Raising Awareness About Male Breast Cancer


For men diagnosed with breast cancer, the diagnosis can be a double-blow, first that it is cancer, and second that it is cancer usually associated only with women.  It may seem unusual because breast cancer has such a high profile but when men are diagnosed with the disease they often face stigma and are ashamed or embarrassed about having the disease.  Even more troubling, many men don’t believe they can get breast cancer which means they are less likely to see their doctor if they notice any of the signs.  Early detection is as important for men as it is for women which is why raising awareness about breast cancer in men is also important.

Raising Awareness About Male Breast Cancer“Michael Kovarik of Greenwich never thought he would develop breast cancer, but he did.

He was stunned when he got the news seven years ago.

“I couldn’t wrap my head around it,” Kovarik said. “I’ve never heard of a man getting breast cancer.”

But males have breasts. And few diseases are as associated with one sex as breast cancer, except those — like cervical cancer — that are exclusive to one sex.

People magazine recently splashed across its cover a “bald and beautiful” Joan Lunden, who is undergoing chemotherapy. The Breast Cancer Site’s Facebook page shows its visitors how to decorate cookies to look like brassieres with a cookie cutter and pink frosting. There are countless pink-themed rides, runs, walks and sporting events dedicated to raising money for research.

Susan G. Komen for the Cure, formerly known as the Susan G. Komen Breast Cancer Foundation, may have done the best job of all in making us think it is a women’s disease when it began using a symbolic pink ribbon 32 years ago.

Although male breast cancer is rare, it exists.

Locally, oncology resource nurse educator Vickie Yattaw said in her 10-year career at C.R. Wood Cancer Center at Glens Falls Hospital, only six men have been diagnosed.

Nationally, the American Cancer Society predicts 2,360 men will develop the disease this year and 430 will die from it. Contrast that with the 232,670 new cases in women and the prediction that 40,000 will succumb.

Kovarik feels many men may still believe the disease can’t happen to them or they’re too embarrassed to seek medical attention if they notice something wrong.

He has been working to raise awareness about male breast cancer and wrote a book about his experience, donating copies to about 30 cancer centers.

Kovarik also contacted media outlets across the country to share his story, but has received little response.

“It seems it hasn’t been on their radar right now,” he said. “I don’t know if it’s considered overkill with all the talk of breast cancer in women, or what.”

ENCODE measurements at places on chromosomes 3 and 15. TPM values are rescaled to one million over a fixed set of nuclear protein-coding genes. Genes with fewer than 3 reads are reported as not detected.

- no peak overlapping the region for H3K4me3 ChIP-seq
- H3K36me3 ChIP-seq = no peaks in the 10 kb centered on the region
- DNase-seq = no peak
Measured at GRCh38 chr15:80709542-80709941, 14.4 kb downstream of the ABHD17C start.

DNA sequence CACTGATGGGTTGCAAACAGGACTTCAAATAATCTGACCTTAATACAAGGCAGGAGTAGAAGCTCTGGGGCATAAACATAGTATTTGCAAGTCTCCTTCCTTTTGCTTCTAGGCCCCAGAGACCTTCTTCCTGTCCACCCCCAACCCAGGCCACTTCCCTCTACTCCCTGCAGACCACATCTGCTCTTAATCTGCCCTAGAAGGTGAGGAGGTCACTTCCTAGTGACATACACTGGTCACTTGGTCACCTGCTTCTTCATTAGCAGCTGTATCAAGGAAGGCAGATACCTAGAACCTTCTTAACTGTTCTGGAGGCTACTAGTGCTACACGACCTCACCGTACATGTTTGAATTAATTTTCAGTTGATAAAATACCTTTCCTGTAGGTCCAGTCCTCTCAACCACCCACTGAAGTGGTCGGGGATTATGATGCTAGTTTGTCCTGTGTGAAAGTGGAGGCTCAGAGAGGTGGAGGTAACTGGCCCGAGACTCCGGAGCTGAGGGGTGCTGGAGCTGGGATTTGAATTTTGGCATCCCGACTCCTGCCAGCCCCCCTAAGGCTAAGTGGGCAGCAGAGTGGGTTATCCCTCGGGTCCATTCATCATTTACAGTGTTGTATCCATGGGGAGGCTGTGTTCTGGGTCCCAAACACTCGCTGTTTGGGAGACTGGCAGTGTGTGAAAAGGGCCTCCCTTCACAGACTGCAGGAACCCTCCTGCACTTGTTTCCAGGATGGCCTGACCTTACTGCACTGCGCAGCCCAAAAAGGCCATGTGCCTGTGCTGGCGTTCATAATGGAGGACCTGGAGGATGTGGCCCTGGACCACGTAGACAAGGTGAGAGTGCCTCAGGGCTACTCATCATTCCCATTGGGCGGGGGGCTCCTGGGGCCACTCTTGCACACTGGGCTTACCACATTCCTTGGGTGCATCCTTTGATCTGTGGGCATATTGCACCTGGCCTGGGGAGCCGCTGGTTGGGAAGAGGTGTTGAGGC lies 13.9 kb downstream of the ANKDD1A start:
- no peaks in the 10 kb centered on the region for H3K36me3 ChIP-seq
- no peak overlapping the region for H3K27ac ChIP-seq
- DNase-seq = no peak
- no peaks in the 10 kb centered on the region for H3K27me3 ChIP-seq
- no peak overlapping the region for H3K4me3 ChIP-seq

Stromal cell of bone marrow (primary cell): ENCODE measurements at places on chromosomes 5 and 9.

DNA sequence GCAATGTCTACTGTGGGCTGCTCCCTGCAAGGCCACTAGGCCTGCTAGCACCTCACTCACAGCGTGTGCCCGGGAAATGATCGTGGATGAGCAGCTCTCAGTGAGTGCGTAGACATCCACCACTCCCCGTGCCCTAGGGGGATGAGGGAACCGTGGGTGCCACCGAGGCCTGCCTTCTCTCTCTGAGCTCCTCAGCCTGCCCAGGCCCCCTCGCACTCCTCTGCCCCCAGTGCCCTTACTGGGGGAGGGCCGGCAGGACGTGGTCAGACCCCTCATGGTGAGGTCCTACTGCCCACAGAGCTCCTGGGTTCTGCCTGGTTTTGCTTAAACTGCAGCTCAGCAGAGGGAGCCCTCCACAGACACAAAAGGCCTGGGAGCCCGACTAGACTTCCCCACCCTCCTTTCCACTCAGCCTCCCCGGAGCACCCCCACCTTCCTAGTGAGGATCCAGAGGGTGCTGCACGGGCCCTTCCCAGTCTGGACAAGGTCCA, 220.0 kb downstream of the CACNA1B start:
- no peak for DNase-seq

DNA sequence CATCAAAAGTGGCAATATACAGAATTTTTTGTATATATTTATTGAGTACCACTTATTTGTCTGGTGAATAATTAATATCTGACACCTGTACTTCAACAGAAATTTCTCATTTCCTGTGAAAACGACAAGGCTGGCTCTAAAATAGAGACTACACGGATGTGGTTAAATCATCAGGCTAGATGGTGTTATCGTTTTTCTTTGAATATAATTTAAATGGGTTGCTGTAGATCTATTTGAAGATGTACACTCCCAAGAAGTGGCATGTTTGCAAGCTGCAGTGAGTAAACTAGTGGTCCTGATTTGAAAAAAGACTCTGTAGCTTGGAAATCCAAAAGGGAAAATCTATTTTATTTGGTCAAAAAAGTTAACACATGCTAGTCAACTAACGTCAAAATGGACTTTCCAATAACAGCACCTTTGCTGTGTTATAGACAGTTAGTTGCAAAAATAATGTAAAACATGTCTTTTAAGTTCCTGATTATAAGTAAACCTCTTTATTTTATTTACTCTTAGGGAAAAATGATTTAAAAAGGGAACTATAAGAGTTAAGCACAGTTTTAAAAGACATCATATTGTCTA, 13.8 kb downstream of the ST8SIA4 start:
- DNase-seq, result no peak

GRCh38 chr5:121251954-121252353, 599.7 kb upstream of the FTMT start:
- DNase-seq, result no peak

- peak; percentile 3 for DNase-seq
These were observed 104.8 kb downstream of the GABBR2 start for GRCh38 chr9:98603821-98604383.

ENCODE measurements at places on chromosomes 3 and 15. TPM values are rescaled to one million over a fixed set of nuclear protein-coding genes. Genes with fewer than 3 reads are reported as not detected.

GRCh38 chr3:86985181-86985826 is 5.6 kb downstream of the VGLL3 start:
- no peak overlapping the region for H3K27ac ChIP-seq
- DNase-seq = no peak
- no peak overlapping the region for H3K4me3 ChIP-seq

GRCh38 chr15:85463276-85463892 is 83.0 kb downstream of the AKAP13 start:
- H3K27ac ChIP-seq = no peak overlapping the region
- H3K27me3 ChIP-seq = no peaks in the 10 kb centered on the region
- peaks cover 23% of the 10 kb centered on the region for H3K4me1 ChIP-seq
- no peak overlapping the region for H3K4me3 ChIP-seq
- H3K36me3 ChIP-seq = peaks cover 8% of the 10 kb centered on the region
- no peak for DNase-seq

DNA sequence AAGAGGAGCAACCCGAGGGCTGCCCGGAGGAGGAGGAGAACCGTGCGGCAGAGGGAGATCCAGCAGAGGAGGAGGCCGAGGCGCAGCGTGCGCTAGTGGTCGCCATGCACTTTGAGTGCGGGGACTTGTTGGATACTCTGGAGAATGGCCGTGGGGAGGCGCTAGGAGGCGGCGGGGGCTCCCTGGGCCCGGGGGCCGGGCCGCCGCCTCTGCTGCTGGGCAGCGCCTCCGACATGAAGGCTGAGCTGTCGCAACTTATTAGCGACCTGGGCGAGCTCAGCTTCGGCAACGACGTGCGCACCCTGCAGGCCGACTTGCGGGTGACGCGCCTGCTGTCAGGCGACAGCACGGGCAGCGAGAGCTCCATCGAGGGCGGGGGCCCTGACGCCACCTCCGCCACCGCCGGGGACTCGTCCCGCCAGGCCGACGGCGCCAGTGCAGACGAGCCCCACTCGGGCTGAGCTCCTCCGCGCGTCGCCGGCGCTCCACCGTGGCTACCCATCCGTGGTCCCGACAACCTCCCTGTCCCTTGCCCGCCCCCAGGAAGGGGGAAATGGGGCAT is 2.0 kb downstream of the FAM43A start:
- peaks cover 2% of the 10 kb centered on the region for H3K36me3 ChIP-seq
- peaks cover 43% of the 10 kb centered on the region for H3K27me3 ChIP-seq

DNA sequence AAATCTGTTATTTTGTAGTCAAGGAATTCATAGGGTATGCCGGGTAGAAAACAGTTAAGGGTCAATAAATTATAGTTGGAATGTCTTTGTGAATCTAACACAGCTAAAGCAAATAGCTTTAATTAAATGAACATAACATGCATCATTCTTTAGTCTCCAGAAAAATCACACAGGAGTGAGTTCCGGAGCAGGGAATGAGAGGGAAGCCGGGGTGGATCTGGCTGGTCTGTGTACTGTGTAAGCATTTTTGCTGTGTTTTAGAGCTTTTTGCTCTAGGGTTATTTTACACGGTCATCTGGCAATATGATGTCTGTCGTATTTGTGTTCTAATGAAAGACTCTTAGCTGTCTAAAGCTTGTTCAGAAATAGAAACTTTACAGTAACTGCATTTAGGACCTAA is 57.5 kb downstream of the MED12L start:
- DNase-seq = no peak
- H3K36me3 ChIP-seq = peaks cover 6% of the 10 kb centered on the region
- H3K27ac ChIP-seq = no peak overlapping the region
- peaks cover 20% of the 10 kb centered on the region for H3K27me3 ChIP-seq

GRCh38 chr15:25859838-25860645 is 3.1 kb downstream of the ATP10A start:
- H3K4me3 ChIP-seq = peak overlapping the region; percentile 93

In 2006 when he was 50, Kovarik was a third-grade teacher in a South Colonie School when he felt a lump in his left breast.

His physician thought it was a cyst but wanted to check it. Kovarik resisted, wanting to wait to see if anything developed.

Within a few weeks, his nipple inverted. The doctor immediately sent him to a surgeon, who recommended a lumpectomy. Kovarik had it done and got the results at the end of January in 2007.

It was cancer, the surgeon said, but test results showed it was a tumor that had metastasized from Kovarik’s lung. Within the next day, however, an X-ray was done that determined there was no cancer in his lung and that the disease had originated in his breast.

“It was interesting that this was 2007 and the lab could not even fathom this was breast cancer for a man,” Kovarik said.

As word of his diagnosis spread through the school community, he felt embarrassed and isolated. People didn’t believe him at first when he told them.

Kovarik underwent a mastectomy of his left breast during day surgery. When it came time to remove the bandages, his side was swollen and there was a swishing sound when he moved.

His emotions were “all over the place.” He was afraid about whether the cancer was all gone, how he would look after he healed and how others would view him.

“I now have a clearer understanding of what women must experience with their breasts,” Kovarik said.

He was prescribed the cancer drug, Tamoxifen. The lump was located close to his nipple, so his oncologist gave him the choice of either undergoing radiation or having the nipple removed. He chose surgery.

Kovarik had always struggled with self confidence and a negative body image. Losing the nipple was losing part of himself, he thought.

He is also gay. He was ending a relationship and wondered if his appearance would affect future relationships.